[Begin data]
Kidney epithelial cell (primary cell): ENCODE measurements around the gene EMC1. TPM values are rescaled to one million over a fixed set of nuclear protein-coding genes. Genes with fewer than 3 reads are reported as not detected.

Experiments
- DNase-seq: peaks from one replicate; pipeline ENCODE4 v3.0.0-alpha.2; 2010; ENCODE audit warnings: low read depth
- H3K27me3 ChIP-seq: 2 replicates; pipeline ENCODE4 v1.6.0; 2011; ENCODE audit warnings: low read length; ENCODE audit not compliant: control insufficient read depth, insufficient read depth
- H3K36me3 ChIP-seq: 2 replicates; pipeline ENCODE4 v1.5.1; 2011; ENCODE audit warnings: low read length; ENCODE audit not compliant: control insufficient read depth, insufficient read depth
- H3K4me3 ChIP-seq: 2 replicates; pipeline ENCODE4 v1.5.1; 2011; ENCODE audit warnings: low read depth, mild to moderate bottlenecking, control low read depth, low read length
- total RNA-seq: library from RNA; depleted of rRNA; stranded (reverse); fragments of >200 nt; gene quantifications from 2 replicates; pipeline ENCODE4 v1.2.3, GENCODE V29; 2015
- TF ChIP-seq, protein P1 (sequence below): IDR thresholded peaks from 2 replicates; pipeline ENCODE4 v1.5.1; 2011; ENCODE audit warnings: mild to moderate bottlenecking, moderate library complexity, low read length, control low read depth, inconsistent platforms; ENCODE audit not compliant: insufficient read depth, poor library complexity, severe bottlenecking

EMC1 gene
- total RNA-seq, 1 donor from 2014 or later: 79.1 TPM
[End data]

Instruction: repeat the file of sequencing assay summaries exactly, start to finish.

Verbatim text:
Kidney epithelial cell (primary cell): ENCODE measurements around the gene EMC1. TPM values are rescaled to one million over a fixed set of nuclear protein-coding genes. Genes with fewer than 3 reads are reported as not detected.

Experiments
- DNase-seq: peaks from one replicate; pipeline ENCODE4 v3.0.0-alpha.2; 2010; ENCODE audit warnings: low read depth
- H3K27me3 ChIP-seq: 2 replicates; pipeline ENCODE4 v1.6.0; 2011; ENCODE audit warnings: low read length; ENCODE audit not compliant: control insufficient read depth, insufficient read depth
- H3K36me3 ChIP-seq: 2 replicates; pipeline ENCODE4 v1.5.1; 2011; ENCODE audit warnings: low read length; ENCODE audit not compliant: control insufficient read depth, insufficient read depth
- H3K4me3 ChIP-seq: 2 replicates; pipeline ENCODE4 v1.5.1; 2011; ENCODE audit warnings: low read depth, mild to moderate bottlenecking, control low read depth, low read length
- total RNA-seq: library from RNA; depleted of rRNA; stranded (reverse); fragments of >200 nt; gene quantifications from 2 replicates; pipeline ENCODE4 v1.2.3, GENCODE V29; 2015
- TF ChIP-seq, protein P1 (sequence below): IDR thresholded peaks from 2 replicates; pipeline ENCODE4 v1.5.1; 2011; ENCODE audit warnings: mild to moderate bottlenecking, moderate library complexity, low read length, control low read depth, inconsistent platforms; ENCODE audit not compliant: insufficient read depth, poor library complexity, severe bottlenecking

EMC1 gene
- total RNA-seq, 1 donor from 2014 or later: 79.1 TPM